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|FishBase: encyclopaedia and research tool|
Boden, G.; Snoeks, J. (2004). FishBase: encyclopaedia and research tool, in: Mees, J. et al. (Ed.) (2004). VLIZ Young Scientists' Day, Brugge, Belgium 5 March 2004: book of abstracts. VLIZ Special Publication, 17: pp. 38
In: Mees, J.; Seys, J. (Ed.) (2004). VLIZ Young Scientists' Day, Brugge, Belgium 5 March 2004: book of abstracts. VLIZ Special Publication, 17. Vlaams Instituut voor de Zee (VLIZ): Oostende. X, 148 pp., more
In: VLIZ Special Publication. Vlaams Instituut voor de Zee (VLIZ): Oostende. ISSN 1377-0950, more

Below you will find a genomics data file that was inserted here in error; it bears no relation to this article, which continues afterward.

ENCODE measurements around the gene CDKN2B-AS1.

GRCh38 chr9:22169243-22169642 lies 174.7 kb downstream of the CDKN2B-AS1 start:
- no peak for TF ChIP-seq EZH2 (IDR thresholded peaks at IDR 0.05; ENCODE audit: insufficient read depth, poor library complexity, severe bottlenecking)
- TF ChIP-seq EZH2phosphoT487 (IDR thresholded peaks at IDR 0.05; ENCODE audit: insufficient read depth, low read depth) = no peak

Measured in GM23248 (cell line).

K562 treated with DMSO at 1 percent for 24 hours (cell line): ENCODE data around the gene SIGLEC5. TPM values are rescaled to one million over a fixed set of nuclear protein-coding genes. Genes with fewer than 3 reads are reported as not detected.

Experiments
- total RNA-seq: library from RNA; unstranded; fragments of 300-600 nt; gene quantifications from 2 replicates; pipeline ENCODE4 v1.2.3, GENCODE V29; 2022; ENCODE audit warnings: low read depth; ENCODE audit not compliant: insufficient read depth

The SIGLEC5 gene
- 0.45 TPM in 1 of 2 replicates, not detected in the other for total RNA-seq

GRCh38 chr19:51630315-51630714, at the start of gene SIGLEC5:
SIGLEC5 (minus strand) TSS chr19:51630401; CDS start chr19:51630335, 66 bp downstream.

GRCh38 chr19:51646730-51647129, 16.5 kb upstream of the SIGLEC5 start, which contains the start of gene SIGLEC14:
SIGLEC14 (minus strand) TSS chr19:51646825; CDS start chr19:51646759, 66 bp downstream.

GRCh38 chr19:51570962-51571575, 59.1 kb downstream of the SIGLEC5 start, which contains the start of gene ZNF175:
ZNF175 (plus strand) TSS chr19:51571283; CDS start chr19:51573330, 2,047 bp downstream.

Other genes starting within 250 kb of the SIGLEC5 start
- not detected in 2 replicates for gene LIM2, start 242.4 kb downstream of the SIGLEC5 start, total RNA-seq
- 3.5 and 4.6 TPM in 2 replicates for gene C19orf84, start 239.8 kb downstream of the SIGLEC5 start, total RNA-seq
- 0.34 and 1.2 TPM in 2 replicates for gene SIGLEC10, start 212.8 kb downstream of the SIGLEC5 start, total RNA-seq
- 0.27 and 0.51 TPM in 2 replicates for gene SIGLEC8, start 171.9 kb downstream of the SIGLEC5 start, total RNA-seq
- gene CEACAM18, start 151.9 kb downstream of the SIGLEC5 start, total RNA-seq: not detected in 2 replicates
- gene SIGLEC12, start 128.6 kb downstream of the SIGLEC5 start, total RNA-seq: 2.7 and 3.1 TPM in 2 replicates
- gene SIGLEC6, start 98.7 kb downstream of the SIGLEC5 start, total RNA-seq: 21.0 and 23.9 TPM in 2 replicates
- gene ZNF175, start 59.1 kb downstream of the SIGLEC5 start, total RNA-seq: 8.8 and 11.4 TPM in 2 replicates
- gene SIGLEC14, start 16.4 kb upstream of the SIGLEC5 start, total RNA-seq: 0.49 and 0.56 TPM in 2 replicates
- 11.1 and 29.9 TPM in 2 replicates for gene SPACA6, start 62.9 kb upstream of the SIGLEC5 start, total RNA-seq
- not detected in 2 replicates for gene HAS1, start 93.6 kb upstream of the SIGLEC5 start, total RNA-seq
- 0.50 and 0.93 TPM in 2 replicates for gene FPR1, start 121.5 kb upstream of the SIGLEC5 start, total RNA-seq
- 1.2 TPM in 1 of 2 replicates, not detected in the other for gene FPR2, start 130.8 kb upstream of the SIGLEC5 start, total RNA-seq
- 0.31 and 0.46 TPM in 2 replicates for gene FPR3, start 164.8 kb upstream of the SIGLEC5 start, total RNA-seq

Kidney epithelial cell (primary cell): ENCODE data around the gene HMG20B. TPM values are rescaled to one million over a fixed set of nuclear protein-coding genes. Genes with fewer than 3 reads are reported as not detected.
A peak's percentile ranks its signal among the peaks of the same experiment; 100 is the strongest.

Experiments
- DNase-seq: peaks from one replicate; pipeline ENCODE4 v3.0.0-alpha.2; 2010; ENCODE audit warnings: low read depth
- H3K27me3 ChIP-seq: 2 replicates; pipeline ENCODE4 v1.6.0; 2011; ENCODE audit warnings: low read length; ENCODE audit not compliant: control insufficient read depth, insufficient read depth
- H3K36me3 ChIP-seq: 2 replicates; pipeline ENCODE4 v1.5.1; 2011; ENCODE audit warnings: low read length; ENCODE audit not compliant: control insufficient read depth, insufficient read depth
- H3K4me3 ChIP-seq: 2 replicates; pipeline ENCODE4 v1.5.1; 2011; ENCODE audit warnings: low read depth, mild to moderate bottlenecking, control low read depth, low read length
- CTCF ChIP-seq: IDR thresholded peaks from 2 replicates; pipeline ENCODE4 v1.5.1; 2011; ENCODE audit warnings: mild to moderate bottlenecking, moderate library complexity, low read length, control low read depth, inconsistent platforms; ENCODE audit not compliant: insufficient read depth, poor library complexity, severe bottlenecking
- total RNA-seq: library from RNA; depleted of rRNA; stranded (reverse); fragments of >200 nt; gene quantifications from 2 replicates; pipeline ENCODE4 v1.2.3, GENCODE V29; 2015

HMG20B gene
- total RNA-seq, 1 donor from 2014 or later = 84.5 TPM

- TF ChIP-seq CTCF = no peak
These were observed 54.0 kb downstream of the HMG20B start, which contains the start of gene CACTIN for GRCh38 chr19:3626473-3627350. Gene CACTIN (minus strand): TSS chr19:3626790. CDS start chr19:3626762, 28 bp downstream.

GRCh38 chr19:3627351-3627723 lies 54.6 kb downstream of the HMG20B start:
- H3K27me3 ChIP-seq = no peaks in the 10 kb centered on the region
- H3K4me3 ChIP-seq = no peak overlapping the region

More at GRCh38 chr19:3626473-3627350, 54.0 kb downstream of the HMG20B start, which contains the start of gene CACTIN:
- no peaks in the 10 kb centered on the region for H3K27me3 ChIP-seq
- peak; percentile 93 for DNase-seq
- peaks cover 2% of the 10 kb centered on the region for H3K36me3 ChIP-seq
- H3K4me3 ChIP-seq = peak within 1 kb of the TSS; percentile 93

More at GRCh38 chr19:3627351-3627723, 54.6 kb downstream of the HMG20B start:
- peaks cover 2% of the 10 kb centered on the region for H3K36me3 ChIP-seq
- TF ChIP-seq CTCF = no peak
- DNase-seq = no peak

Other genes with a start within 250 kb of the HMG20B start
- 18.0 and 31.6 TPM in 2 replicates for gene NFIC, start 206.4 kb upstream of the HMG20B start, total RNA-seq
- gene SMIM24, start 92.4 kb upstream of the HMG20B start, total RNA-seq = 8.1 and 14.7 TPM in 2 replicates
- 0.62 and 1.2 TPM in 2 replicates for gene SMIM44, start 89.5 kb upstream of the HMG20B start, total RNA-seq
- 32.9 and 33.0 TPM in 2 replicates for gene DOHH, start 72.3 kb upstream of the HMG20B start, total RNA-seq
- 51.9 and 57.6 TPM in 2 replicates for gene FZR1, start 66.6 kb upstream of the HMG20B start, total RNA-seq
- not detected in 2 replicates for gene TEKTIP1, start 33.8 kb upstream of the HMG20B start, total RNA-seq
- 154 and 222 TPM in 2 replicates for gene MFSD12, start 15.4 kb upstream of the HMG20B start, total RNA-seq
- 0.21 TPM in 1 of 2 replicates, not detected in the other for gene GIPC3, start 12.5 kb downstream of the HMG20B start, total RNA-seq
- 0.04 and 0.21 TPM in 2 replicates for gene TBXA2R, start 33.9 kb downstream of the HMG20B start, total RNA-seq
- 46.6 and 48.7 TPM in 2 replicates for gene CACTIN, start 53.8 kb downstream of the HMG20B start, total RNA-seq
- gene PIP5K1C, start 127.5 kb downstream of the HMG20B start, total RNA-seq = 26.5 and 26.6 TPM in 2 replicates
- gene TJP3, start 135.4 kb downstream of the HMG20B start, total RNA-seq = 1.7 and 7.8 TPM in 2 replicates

FishBase was conceived in 1987 within ICLARM and received large support from the European Commission from 1989 onwards. In 2000, it entered a new phase being managed by a FishBase Consortium, consisting of seven members (The Africa Museum, Tervuren, the Paris and the Stockholm Natural History Museums, FAO, the WorldFish Center (former ICLARM), and the universities of Kiel and British Columbia). The Africa Museum is responsible for the update and verification of all African fish data. Originally FishBase was created to facilitate the transfer of information and knowledge of fishes to the developing countries, but gradually it developed into the largest database on fishes. A FishBase book and CD-ROMs are published, with an update every year, and since 1998 FishBase is freely available on the internet (www.fishbase.org), with an update every month. The number of hits increased from a few 100.000 in 1999 to about 8 million in November 2003. Information can be searched by common name, scientific name, family, country, ecosystem or numerous other topics. Various foreign scripts are included to facilitate the search option by common name for non-scientists. Scientific publications and data provided by experts form the basis for the information in FishBase. When using FishBase, one is referred to the original scientific publications in order to give credit to the authors. The information can be taxonomical, geographical, ecological or morphological, but also data on reproduction, metabolism, genetics and population dynamics are part of FishBase. Fish collections of more than 30 musea can be consulted on-line and tools such as biogeographical modelling, trophical pyramids, identification keys and fishery statistics can be accessed. Information already available in other databases such as the Catalog of Fishes, LarvalBase, GenBank and the IUCN Red List Database is available through direct species-level links.